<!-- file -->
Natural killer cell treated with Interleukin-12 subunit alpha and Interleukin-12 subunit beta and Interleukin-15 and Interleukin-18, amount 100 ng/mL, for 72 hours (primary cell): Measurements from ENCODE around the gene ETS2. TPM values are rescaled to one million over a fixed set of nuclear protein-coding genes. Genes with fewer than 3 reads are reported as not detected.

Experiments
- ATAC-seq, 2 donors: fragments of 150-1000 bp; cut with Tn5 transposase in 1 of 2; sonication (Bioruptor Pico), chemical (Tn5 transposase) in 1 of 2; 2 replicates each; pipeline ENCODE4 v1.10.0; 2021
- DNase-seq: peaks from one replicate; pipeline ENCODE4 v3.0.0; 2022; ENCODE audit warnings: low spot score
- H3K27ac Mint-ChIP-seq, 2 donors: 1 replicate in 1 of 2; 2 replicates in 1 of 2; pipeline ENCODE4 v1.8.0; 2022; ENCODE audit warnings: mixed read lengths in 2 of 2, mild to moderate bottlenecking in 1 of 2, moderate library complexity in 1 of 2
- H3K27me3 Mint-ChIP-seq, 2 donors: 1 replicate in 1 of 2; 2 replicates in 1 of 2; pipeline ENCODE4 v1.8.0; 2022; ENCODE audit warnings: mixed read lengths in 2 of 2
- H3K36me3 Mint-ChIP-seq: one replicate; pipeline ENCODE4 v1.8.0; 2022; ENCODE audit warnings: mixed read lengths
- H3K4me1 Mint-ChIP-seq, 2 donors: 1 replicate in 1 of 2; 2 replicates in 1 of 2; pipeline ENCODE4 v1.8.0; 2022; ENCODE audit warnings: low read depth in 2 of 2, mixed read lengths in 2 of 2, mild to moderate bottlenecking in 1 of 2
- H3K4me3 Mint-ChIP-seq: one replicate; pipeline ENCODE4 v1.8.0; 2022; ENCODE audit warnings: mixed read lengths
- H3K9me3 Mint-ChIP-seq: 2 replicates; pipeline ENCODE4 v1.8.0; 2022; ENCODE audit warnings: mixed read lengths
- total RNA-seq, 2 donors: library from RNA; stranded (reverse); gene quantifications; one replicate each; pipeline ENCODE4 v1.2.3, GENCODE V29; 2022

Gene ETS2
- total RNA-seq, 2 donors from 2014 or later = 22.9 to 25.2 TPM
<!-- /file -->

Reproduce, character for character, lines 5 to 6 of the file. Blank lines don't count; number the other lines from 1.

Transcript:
- H3K27ac Mint-ChIP-seq, 2 donors: 1 replicate in 1 of 2; 2 replicates in 1 of 2; pipeline ENCODE4 v1.8.0; 2022; ENCODE audit warnings: mixed read lengths in 2 of 2, mild to moderate bottlenecking in 1 of 2, moderate library complexity in 1 of 2
- H3K27me3 Mint-ChIP-seq, 2 donors: 1 replicate in 1 of 2; 2 replicates in 1 of 2; pipeline ENCODE4 v1.8.0; 2022; ENCODE audit warnings: mixed read lengths in 2 of 2